release date: September 4
The King's barber trades places with a lothario, and honey, war between France and Spain is imminent. . Bob Hope vehicle with three random musical numbers, one of them very good, and an amusing fight sequence. Never really matches Hope's introduction scene, one of the better suicide-as-comedy scenes.
Caesar and Cleopatra
release date: September 6
nominee: Best Art Direction - Color
By George Bernard Shaw, a full-color dramatization of the relationship between aging Julius Caesar and young, petulant Cleopatra posits that their relationship was not sexual so much as it was intellectual, with Caesar a political mentor. Vivien Leigh plays the role correctly, but there is something unusual about her performance that I can't quite put my finger on. She was 32 at the time, and while that's not old, it's a little adult to try to pull off what this Cleopatra does, but I admire that she really goes for the childishness. Off in a memorable, fascinating way. The color cinematography wows, deep blues and seductive tangerines, partnered beautifully with the sets, costumes, and makeup. Intelligent, hilarious screenplay. And, best of all, Claude Rains as Caesar, a rare leading gig for him that, once again, proves him to be one the greatest in the game.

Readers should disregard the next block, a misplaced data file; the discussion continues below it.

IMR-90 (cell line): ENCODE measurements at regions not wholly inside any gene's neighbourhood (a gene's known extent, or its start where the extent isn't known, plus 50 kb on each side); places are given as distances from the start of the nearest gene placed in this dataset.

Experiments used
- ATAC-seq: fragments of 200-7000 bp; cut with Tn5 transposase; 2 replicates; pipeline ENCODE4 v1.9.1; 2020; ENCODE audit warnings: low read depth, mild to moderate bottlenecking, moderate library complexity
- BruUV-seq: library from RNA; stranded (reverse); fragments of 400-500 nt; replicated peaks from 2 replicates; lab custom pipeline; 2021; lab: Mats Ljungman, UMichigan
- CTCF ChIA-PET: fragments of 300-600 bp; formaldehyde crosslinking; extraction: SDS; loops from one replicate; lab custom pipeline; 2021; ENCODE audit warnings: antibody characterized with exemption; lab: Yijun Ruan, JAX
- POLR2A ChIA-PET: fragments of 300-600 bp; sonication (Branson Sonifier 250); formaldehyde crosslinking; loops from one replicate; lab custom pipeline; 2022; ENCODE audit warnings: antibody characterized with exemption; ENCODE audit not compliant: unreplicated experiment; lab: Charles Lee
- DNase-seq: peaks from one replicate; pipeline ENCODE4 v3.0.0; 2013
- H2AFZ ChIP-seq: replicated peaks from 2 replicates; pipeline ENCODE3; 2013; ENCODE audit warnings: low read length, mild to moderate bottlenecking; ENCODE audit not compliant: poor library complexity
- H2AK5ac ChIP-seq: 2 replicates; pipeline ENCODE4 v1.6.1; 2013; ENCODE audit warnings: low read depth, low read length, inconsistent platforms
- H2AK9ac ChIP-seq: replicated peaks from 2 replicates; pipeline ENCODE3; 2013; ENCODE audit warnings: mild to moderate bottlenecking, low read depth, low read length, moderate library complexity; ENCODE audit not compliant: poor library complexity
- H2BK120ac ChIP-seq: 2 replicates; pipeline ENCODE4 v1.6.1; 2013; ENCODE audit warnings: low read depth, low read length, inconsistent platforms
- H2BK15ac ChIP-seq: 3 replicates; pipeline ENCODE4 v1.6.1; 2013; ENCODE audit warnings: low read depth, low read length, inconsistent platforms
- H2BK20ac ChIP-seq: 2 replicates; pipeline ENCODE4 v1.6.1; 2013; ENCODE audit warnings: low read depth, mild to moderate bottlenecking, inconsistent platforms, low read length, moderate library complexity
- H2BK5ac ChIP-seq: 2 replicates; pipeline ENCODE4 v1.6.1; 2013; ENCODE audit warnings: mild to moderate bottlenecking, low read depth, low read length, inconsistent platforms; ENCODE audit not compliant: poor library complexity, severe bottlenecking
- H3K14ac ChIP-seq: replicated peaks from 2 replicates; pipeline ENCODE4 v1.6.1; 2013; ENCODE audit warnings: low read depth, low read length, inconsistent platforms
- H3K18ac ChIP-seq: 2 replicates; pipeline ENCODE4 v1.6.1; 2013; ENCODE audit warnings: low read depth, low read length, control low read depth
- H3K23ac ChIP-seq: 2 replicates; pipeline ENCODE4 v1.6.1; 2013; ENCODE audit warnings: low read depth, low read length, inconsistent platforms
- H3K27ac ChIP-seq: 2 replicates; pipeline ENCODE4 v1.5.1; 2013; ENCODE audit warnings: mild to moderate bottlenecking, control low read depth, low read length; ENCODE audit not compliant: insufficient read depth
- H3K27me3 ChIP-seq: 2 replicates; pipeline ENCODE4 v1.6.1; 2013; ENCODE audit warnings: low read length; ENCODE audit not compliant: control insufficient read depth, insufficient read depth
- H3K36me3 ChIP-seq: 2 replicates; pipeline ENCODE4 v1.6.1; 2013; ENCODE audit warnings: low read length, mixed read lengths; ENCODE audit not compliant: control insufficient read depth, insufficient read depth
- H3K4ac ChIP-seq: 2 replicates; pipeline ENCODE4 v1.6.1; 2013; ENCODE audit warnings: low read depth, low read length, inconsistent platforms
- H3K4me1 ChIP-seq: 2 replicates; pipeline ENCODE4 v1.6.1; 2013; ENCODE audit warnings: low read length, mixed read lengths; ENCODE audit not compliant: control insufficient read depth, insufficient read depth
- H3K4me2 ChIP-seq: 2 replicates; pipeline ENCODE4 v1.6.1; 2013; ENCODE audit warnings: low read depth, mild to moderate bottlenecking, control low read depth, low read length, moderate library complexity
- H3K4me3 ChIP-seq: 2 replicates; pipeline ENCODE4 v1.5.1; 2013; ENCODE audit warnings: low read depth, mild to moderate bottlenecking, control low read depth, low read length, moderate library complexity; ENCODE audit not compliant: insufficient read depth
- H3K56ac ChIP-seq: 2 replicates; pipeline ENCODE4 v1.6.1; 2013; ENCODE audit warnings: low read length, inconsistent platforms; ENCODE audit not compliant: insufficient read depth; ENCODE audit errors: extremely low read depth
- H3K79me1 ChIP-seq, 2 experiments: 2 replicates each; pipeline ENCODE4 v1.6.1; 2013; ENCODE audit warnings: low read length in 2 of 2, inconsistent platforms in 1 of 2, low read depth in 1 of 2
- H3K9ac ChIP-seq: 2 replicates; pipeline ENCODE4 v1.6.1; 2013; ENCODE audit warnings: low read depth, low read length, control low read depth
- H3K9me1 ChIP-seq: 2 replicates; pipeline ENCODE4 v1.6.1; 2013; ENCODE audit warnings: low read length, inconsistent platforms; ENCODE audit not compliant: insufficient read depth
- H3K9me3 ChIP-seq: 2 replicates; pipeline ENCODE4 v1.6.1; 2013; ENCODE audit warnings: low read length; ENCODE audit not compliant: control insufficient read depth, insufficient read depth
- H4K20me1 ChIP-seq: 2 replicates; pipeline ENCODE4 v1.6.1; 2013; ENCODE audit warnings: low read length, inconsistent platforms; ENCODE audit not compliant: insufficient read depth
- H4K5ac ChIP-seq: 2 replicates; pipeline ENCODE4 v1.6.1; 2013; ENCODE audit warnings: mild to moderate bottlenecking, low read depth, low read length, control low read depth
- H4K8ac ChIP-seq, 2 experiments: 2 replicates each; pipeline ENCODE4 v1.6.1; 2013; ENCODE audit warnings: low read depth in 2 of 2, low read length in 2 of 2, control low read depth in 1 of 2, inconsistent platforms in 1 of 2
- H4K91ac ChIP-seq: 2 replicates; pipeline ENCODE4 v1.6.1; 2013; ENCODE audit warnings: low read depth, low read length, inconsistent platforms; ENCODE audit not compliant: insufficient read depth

The Strange Love of Martha Ivers
release date: September 13
nominee: Best Original Story (John Patrick)
Guy returns to the town he ran away from, to find an old flame still carrying a torch, though she and her D.A. husband are desperate to hide a secret from the past. Barbara Stanwyck is the femme fatale, so you already know it's good, but Van Heflin's the star - and an excellent star turn he gives, too! Great fun!